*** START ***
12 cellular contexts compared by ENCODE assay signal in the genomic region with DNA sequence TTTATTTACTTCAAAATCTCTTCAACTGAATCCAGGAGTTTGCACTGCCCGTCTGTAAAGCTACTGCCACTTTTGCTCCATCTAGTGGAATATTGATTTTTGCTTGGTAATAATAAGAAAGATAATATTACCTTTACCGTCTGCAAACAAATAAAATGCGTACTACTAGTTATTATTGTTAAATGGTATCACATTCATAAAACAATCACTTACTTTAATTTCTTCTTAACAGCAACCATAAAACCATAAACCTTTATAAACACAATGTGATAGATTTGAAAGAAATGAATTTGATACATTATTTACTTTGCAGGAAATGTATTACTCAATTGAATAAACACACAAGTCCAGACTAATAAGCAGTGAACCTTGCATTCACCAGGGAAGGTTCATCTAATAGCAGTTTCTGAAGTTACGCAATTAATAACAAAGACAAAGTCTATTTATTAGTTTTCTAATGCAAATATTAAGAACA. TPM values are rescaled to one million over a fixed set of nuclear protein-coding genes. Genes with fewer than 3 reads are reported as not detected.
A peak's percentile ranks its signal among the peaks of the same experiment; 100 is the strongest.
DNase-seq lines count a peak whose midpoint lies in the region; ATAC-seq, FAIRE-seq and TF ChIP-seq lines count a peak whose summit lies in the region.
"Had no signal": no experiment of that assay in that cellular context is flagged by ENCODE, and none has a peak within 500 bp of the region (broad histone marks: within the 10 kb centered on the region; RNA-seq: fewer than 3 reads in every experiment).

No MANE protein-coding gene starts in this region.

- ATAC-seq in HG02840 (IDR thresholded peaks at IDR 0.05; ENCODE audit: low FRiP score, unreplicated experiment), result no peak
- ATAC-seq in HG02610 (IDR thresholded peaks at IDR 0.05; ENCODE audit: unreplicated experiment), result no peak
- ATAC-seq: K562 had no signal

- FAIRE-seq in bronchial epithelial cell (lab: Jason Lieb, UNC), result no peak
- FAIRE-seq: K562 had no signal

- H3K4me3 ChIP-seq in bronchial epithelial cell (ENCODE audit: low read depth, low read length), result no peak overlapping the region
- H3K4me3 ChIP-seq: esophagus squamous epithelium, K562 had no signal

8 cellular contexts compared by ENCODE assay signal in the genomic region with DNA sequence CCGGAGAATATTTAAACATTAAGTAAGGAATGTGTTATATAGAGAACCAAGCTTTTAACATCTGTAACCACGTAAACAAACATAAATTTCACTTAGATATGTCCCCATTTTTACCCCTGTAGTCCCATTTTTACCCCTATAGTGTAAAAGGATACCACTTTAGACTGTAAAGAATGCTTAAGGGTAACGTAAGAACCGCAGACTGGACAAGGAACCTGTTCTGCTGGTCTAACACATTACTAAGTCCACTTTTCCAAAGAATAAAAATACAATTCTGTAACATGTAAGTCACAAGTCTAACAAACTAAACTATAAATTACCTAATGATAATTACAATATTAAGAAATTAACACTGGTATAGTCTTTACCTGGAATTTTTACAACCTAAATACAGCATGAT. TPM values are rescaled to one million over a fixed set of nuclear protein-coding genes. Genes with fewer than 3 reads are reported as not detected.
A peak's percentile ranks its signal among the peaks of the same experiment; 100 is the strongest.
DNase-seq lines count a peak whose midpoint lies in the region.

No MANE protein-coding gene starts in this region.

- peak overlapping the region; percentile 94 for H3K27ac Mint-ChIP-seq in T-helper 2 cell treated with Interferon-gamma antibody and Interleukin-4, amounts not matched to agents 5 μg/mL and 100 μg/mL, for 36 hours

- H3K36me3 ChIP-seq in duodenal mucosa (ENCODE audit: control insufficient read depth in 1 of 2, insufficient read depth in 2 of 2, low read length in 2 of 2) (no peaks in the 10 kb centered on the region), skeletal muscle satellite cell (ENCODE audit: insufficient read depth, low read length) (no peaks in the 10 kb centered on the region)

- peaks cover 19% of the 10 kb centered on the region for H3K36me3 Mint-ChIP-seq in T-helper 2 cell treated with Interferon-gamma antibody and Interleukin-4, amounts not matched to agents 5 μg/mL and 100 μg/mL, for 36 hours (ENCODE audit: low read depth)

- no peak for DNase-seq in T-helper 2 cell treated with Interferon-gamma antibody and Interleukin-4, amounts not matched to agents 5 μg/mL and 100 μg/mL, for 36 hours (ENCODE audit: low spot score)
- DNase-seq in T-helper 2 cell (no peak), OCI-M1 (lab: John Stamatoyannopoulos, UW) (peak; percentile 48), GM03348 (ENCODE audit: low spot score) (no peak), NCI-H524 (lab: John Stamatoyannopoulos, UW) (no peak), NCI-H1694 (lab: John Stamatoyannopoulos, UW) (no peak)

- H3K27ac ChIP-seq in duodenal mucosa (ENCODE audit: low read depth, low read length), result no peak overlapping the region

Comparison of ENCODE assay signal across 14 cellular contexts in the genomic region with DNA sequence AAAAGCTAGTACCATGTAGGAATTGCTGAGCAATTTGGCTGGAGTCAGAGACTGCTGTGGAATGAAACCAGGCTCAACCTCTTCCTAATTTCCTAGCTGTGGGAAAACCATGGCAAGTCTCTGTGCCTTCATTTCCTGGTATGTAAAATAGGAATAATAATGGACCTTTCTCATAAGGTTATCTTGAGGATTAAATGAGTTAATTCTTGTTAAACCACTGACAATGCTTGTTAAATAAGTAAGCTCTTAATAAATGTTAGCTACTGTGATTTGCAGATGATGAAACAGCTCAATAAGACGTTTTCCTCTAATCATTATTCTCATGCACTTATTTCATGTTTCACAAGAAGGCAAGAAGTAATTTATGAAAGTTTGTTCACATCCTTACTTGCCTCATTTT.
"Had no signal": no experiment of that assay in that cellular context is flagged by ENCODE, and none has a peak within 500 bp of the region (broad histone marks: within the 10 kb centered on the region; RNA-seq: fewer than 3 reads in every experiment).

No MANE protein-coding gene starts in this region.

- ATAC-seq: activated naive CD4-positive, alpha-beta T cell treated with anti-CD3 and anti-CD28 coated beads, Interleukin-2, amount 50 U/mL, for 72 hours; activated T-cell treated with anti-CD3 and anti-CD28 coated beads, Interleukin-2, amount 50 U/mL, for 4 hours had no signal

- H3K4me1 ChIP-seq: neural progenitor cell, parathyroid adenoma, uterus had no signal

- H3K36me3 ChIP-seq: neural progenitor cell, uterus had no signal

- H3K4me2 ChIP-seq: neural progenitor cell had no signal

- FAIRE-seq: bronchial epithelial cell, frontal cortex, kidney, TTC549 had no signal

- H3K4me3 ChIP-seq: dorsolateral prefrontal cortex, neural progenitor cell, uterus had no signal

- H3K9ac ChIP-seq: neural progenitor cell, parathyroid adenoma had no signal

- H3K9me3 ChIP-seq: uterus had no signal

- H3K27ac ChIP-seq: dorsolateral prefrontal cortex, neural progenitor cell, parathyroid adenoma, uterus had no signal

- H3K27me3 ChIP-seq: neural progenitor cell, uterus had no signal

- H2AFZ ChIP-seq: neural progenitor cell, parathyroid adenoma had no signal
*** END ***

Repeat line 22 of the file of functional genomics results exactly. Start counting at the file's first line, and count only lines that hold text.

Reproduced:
- H3K27ac ChIP-seq in duodenal mucosa (ENCODE audit: low read depth, low read length), result no peak overlapping the region